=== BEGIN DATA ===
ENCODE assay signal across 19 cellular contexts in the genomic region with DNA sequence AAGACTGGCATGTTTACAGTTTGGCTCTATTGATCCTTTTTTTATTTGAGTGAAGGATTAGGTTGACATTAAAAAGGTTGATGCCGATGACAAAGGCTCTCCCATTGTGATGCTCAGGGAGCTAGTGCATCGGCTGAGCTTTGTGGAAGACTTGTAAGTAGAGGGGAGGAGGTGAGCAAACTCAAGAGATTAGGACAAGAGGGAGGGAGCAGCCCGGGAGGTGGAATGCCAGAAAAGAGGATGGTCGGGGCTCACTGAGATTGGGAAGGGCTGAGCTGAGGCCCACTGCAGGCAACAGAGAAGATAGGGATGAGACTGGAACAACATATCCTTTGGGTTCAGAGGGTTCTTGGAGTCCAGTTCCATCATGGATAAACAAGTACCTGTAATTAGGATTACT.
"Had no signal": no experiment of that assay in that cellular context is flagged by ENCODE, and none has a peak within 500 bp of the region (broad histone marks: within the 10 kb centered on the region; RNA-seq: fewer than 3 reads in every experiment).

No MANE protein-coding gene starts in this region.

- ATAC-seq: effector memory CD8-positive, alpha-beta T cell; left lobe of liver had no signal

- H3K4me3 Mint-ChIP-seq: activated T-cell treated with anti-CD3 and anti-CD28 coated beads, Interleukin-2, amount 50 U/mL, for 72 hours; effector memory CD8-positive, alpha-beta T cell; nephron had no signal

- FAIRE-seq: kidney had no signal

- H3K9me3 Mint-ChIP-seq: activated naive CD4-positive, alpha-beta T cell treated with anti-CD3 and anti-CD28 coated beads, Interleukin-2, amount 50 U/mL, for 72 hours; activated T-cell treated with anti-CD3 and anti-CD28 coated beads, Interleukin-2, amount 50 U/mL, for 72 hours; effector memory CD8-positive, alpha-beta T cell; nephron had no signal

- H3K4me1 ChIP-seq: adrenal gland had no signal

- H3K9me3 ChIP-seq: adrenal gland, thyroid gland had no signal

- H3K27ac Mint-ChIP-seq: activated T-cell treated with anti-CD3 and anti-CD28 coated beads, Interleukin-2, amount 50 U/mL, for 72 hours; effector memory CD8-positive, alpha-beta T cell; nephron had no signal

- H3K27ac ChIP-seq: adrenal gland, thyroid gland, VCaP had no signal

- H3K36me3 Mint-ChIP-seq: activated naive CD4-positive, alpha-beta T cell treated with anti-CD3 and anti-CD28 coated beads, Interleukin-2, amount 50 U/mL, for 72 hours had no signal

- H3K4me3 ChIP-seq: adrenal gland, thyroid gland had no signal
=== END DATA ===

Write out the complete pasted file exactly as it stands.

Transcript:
ENCODE assay signal across 19 cellular contexts in the genomic region with DNA sequence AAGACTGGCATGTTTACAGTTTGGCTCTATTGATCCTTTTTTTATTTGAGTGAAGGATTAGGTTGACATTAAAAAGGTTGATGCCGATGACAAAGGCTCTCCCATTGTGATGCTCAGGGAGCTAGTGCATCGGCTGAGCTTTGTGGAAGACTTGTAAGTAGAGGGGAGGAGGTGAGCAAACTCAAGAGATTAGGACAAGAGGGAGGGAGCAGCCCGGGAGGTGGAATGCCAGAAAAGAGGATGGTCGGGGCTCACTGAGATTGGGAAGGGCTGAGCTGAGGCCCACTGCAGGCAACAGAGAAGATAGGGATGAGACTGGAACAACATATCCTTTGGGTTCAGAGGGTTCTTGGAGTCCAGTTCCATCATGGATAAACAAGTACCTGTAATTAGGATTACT.
"Had no signal": no experiment of that assay in that cellular context is flagged by ENCODE, and none has a peak within 500 bp of the region (broad histone marks: within the 10 kb centered on the region; RNA-seq: fewer than 3 reads in every experiment).

No MANE protein-coding gene starts in this region.

- ATAC-seq: effector memory CD8-positive, alpha-beta T cell; left lobe of liver had no signal

- H3K4me3 Mint-ChIP-seq: activated T-cell treated with anti-CD3 and anti-CD28 coated beads, Interleukin-2, amount 50 U/mL, for 72 hours; effector memory CD8-positive, alpha-beta T cell; nephron had no signal

- FAIRE-seq: kidney had no signal

- H3K9me3 Mint-ChIP-seq: activated naive CD4-positive, alpha-beta T cell treated with anti-CD3 and anti-CD28 coated beads, Interleukin-2, amount 50 U/mL, for 72 hours; activated T-cell treated with anti-CD3 and anti-CD28 coated beads, Interleukin-2, amount 50 U/mL, for 72 hours; effector memory CD8-positive, alpha-beta T cell; nephron had no signal

- H3K4me1 ChIP-seq: adrenal gland had no signal

- H3K9me3 ChIP-seq: adrenal gland, thyroid gland had no signal

- H3K27ac Mint-ChIP-seq: activated T-cell treated with anti-CD3 and anti-CD28 coated beads, Interleukin-2, amount 50 U/mL, for 72 hours; effector memory CD8-positive, alpha-beta T cell; nephron had no signal

- H3K27ac ChIP-seq: adrenal gland, thyroid gland, VCaP had no signal

- H3K36me3 Mint-ChIP-seq: activated naive CD4-positive, alpha-beta T cell treated with anti-CD3 and anti-CD28 coated beads, Interleukin-2, amount 50 U/mL, for 72 hours had no signal

- H3K4me3 ChIP-seq: adrenal gland, thyroid gland had no signal